Tuesday, July 17, 2007

What Does It Prophet?

I thought I was finished talking about leadership gifts in particular, and ministry gifts in general, but an interesting post over the weekend has brought me back to the well--this time to speak about prophets and prophecy.

God has demonstrated throughout history a desire and willingness to inspire people with his Spirit. From Adam in the Garden, to the Israelites in Sinai, to the prophets of the Old Testament, to the affirmations of Paul, the scriptures confirm God's desire to inspire his people with his Spirit. Only the separation of humankind from God due to sin frustrated that desire through the ages. As a result, only a few well-chosen people were inspired by that revelatory Spirit.

Until sin was dealt with broadly through the death, burial, and resurrection of Christ God's liberality of Spirit had to "wait". Since Christ has expunged sin and reconciled to God all who put their trust in him, God's desire to inspire can be pursued all inclusively (even if only in part). Ultimately, God's desire to inspire will be fulfilled at the end of time when the redeemed will share that revelatory Spirit fully. Then it will be said of us that we know [him] even as we are known [by him].

The prophets of the Old Testament had a job, but only for a season. Some of them had great and memorable gifts, some were attended by signs and wonders, and others were less notable in these regards. All of them spoke for God to a people that could not and did not want to hear from God themselves. They were relatively rare amidst the community of faith. 

As impressive a lot as they were, none of them had the experience of the Spirit that anyone in Christ's kingdom does. They were selected by God for their labor as a necessary part of bringing things to that ripe moment when Christ would appear, and then they would no longer be needed. There are things that Daniel, Isaiah, and Ezekiel (among others) prophesied that have not yet come to pass, so their work continues in a certain respect. When Jesus said they prophesied until John, he did not mean that their words suddenly fell to the ground, but that the function they served ceased (as did the law's).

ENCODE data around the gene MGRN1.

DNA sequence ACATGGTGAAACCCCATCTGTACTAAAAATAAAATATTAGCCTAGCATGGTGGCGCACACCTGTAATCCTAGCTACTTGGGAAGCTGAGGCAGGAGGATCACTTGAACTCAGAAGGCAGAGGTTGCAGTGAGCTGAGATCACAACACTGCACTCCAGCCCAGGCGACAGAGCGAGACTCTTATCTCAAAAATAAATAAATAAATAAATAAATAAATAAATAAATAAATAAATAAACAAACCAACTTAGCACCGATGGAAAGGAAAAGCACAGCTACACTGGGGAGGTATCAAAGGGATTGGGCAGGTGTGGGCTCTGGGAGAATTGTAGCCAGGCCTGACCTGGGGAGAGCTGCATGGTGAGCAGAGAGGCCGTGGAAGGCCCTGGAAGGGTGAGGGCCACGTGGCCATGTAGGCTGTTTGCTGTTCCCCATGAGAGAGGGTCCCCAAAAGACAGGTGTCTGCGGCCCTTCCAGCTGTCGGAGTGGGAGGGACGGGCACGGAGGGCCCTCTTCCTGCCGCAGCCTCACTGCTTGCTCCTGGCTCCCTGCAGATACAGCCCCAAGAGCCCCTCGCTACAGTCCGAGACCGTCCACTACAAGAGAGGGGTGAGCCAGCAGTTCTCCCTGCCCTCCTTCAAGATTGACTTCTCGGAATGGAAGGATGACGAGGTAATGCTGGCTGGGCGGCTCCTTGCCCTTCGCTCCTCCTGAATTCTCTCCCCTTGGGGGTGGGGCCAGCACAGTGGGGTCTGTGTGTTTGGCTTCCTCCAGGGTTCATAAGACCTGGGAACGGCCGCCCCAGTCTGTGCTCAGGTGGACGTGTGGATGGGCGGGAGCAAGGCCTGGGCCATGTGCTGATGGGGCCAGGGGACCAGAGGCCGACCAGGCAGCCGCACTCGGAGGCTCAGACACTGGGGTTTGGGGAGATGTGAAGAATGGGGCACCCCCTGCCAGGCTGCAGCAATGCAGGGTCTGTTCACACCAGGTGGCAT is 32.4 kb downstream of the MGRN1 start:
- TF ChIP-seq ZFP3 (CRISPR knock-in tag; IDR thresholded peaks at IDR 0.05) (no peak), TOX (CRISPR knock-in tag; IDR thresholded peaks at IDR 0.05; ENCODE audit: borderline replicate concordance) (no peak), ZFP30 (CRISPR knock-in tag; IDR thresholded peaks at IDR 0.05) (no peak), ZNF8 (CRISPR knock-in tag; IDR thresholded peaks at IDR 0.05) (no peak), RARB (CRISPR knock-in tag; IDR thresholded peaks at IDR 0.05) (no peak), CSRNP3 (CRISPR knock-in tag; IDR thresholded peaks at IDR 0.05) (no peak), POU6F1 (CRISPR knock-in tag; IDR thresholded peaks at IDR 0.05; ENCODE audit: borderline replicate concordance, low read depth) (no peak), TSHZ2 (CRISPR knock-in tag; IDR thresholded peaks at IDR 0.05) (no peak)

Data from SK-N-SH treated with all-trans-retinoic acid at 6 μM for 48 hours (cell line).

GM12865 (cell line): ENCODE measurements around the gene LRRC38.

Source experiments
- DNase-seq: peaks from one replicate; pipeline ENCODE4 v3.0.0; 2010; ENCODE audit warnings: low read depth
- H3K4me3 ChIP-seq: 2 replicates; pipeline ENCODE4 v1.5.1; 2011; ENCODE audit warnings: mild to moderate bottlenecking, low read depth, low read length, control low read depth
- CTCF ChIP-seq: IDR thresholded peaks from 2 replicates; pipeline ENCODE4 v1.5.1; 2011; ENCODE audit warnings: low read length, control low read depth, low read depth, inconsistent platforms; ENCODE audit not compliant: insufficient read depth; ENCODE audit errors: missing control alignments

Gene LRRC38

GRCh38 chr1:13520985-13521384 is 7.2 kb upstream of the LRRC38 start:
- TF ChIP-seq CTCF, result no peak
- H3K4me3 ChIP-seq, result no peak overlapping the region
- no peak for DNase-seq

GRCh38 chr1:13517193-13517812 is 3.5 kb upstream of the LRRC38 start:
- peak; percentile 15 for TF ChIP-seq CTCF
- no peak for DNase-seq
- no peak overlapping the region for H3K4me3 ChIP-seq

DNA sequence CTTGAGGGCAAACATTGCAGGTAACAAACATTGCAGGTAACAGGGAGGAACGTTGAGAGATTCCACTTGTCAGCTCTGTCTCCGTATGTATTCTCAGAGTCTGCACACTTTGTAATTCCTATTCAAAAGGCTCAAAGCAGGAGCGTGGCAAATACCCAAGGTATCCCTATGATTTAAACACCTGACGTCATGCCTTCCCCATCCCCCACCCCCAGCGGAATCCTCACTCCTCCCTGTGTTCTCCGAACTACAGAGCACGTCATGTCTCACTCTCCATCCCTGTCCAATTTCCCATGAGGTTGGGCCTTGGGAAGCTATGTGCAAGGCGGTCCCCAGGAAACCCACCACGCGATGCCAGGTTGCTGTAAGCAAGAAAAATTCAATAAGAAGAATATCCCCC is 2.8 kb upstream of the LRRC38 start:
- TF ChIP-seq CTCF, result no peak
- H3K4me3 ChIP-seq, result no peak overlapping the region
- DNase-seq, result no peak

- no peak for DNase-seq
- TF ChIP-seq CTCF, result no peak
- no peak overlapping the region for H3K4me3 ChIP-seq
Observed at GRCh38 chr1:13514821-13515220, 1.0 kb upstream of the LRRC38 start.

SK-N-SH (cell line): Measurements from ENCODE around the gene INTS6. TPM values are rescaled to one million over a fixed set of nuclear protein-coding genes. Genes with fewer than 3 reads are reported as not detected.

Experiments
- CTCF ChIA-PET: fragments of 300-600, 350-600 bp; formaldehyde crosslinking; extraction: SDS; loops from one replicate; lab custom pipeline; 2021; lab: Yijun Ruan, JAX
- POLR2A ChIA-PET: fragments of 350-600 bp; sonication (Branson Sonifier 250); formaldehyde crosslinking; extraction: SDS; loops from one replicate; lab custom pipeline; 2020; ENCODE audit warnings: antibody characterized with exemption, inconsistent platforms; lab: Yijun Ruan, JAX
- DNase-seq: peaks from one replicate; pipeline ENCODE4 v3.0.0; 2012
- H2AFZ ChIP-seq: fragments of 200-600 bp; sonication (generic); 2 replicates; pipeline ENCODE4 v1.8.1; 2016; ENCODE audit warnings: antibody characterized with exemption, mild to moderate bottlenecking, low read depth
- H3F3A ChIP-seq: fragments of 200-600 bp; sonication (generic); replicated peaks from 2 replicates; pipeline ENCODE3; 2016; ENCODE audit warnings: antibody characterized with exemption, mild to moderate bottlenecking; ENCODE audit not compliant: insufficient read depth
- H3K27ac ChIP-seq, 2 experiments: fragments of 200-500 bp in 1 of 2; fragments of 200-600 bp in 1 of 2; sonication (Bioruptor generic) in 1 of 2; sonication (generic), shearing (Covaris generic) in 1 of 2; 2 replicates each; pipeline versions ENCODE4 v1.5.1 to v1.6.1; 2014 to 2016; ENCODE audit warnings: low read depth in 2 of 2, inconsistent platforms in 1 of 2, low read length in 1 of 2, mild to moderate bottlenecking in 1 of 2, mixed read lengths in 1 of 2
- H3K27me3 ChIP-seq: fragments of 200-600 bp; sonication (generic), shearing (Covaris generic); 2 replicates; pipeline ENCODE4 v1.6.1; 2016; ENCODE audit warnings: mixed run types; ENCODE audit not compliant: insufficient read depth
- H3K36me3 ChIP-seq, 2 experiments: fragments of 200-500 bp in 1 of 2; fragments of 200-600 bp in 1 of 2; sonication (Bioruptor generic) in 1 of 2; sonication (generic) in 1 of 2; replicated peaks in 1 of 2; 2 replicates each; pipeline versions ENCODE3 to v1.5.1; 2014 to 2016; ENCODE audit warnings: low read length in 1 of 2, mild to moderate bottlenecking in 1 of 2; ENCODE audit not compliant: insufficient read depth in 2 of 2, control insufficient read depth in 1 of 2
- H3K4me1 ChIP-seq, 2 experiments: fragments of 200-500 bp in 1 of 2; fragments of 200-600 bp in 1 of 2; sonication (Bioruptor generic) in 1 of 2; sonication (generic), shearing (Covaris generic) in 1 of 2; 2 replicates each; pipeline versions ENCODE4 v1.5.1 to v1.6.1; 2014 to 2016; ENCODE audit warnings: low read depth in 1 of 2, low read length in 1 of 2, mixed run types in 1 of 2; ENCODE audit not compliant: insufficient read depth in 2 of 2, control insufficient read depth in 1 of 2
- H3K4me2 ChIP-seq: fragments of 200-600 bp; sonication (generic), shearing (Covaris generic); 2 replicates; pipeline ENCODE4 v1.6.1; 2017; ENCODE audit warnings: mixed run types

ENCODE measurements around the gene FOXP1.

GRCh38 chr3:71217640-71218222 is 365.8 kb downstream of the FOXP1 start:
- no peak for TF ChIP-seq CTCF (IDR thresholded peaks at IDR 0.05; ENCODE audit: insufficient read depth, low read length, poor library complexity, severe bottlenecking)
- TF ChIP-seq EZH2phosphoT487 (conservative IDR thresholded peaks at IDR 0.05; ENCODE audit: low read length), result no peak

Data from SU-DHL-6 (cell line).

The prophets of the New Testament have a different job, but only until Jesus comes back. Some have more noticeable gifts than do others, some even become church leaders. Moses' inspired longing is answered among them, for even though there are only some in the church that are actually prophets, all of God's people can prophesy. Prophets no longer speak exclusively for God to people who can't and don't hear from him themselves, now they speak that which others can confirm and everyone can affirm.

New Testament prophets are not meant to be rare, for their service is needed in the meeting of the saints. It is best to have a bevy of them for the purpose of weighing what is prophesied. To squelch this needed gift, or to make it so difficult to operate in as to effectively bar it, is just shooting ourselves in the feet. Quenching the Spirit by despising this gift can truly be said to prophet nothing!